The Psychology Department offers many opportunities for students to get involved in research. Students can earn Departmental credit (PSYCH 499), for working in faculty members' labs as part of their research teams. PSYCH 499 opportunities are posted on a bulletin board in the hallway just outside of Guthrie 119 and also listed on the psych department website under Research and Internships.
Some examples of research studies that may be of interest to students planning a career in criminal justice are:
- Assessing anti-social behavior
- Stereotyping and prejudice
- Substance abuse and assault
- Belief, self-esteem, and bias
- Stereotyping and stigmatization
- Stress and coping project
- Family relationships study
Typical lab duties and experiences that may be especially valuable for students with an interest in criminal justice are:
- Data collection and management
- Interviewing subjects
- Attending lab meetings
- Data analysis
- Coding video/audio tapes
- Library research
To find out about getting involved in research across campus, and to learn about research training grants available for students, visit the Undergraduate Research Program webpage at http://www.washington.edu/research/urp/
Courses that may be of interest to students planning a career in criminal justice:
|ANTH 372||Anthropology of Law|
|ANTH 439||Law in Changing Societies|
|OE 200||Introduction to the Law|
|PHIL 114||Philosophical Issues in the Law|
|PSYCH 467||Eyewitness Testimony|
|SIS 460||Law, State & Society|
|SOC 372||Introduction to Criminal Justice|
|SOC 472||Juvenile Delinquency|
|SO JU 363||Law in Society|
|SO JU 425||Introduction to the American Court System|
|SO JU 440||Criminal Law & Procedure|
|SO JU 473||Corrections|
|SO JU 471||Persuasion|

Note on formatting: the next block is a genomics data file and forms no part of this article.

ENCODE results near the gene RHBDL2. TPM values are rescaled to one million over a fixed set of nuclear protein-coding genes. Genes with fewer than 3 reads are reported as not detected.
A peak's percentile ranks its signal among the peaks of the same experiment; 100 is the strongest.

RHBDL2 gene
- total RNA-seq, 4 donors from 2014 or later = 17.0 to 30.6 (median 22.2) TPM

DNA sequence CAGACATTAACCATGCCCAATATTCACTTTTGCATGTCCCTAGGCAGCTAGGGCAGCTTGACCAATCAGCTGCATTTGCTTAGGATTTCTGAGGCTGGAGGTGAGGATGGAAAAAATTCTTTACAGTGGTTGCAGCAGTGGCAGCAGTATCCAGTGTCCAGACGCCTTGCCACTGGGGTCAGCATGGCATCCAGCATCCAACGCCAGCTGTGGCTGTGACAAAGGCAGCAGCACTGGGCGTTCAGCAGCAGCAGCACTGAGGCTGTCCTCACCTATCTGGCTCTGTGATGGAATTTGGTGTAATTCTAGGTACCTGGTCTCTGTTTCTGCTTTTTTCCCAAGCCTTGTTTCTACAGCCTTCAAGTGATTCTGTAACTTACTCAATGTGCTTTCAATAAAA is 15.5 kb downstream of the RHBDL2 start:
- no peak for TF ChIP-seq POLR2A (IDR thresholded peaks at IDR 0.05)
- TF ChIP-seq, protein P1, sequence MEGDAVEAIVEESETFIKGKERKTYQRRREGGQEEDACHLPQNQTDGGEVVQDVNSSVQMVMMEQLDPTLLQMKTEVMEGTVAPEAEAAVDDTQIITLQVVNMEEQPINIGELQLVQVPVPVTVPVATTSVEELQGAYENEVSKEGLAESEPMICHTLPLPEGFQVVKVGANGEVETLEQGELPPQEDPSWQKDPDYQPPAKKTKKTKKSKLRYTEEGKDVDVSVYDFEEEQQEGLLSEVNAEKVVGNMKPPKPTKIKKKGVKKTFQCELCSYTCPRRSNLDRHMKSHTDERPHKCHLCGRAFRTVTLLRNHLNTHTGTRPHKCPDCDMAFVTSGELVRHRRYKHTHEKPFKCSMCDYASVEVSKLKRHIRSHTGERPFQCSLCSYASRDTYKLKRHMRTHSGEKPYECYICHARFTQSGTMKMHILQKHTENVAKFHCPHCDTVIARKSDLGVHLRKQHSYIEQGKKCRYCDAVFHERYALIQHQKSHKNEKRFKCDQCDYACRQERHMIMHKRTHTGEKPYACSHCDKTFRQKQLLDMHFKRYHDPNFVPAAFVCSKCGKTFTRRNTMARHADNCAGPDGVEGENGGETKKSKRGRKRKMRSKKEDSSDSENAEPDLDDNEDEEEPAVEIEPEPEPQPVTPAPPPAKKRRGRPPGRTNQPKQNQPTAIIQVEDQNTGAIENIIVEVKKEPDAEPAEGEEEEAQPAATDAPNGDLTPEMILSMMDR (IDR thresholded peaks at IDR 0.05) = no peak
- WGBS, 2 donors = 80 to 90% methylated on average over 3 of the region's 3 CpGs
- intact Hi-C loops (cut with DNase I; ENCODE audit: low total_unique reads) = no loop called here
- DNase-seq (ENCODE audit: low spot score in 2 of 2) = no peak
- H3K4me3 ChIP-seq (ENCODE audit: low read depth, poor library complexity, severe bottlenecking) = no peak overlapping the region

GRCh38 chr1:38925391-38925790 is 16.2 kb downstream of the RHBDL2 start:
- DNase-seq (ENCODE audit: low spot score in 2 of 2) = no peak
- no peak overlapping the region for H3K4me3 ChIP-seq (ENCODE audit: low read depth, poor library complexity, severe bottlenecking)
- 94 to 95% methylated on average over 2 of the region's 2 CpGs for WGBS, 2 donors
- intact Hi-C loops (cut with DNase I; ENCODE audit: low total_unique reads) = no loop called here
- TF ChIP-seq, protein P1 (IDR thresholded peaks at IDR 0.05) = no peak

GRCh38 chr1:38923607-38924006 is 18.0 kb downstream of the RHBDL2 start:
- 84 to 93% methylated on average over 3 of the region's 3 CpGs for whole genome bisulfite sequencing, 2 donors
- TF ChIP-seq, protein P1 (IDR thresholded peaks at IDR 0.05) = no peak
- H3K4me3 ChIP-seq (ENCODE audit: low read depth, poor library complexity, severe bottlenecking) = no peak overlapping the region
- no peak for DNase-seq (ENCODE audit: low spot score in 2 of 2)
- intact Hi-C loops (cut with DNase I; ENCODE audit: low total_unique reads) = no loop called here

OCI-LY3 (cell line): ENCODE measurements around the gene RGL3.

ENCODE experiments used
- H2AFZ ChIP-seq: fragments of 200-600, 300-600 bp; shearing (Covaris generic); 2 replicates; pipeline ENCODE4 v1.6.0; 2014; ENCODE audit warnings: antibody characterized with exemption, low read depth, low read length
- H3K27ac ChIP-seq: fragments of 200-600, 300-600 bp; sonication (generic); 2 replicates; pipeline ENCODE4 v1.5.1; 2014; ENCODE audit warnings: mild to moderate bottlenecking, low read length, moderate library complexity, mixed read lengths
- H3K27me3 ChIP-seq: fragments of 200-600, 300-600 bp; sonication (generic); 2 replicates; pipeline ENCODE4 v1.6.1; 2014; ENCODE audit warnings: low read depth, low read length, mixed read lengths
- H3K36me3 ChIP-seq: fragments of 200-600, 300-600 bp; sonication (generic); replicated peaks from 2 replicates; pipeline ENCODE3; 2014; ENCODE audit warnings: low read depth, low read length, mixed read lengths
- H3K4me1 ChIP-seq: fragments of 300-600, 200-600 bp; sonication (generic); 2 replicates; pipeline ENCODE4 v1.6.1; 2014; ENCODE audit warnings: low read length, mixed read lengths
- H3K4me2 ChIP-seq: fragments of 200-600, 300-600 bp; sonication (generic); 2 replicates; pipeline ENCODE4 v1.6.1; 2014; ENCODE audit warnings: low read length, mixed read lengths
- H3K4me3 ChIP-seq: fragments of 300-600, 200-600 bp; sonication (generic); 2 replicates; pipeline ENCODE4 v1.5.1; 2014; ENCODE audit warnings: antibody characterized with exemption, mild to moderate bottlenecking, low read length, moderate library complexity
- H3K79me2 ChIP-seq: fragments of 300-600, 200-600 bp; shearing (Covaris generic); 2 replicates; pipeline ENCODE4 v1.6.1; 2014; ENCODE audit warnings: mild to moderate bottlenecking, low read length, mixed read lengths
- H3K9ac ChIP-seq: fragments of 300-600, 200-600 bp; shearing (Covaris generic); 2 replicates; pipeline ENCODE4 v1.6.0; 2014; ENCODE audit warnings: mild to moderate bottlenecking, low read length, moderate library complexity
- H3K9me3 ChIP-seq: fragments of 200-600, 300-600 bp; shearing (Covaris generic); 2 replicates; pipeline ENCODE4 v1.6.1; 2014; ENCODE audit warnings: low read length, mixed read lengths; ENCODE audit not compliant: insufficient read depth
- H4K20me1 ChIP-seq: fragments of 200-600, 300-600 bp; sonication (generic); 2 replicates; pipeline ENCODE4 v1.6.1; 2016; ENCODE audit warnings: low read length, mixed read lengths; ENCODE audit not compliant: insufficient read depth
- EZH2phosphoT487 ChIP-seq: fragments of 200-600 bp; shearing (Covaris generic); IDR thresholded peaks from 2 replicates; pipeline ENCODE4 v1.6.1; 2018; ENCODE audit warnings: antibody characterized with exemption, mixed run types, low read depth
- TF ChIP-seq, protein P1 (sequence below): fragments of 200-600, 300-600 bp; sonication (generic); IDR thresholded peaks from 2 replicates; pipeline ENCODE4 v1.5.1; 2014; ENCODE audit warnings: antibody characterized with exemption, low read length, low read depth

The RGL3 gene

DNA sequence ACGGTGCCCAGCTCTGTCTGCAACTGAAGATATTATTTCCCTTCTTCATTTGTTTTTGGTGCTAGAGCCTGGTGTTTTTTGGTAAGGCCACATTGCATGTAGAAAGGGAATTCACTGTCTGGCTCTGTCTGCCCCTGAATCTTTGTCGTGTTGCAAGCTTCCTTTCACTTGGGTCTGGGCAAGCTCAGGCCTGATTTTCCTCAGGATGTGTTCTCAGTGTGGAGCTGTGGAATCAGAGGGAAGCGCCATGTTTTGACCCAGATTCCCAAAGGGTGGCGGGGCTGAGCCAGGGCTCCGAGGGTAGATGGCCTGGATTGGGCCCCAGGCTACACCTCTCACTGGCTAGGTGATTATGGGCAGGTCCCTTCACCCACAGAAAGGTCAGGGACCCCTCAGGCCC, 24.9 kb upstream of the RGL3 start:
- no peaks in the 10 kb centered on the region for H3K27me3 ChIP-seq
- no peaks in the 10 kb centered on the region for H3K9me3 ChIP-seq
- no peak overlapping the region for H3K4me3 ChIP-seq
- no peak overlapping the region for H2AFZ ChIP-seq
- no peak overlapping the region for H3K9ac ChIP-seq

Check the quarterly Time Schedule for course availability and times.
Internship and Volunteer Opportunities
Students who participate in internships and volunteer work get the chance to explore different career options on a first-hand basis. Credit is available for this type of experiential learning, via PSYCH 497 (Fieldwork Seminar), or GEN ST 350 (Independent Fieldwork).
Psychology majors interested in the criminal justice field have previously found internship and volunteer positions at
King County Prosecuting Attorney's Office
My supervisor did an excellent job in guiding me throughout the internship. She thoroughly explained expectations and answered my questions and was always excited to see me and very supportive and enthusiastic about the work I did. - former intern
Northwest Institute for Restorative Justice
Work with juvenile and adult offenders. Opportunities in educational programs and victim/offender mediation--helping offenders to confront the human reality of what they've done.
Seattle Police Department
Working with the Department's Victim Support Team, interns provide support, resource location, and short-term safety planning to victims of domestic violence.
A legal advocacy project for youth involved in the juvenile justice system, TeamChild seeks to address the underlying causes of the youth's delinquency. Interns' duties may include tutoring clients, analyzing school records, and advocating for clients at school meetings.
Students interested in attending law school should see a pre-law adviser. Contact Nancy Hennes in the Undergraduate Advising Center, 171 Mary Gates Hall, 543-4883
Think about a minor in:
Society & Justice
215 Smith Hall, 543-1824
101 Gowen Hall, 543-2780
Interested in forensic psychology? Forensic psychology is the application of psychology to questions and issues relating to law and the legal system. For more information about this field, check out the American Board of Forensic Psychology website at http://www.abfp.com/
For students who are interested in pursuing a graduate degree in criminal justice or criminology, check out this website with state by state listings of programs at https://www.asc41.com/links/gradPrograms.html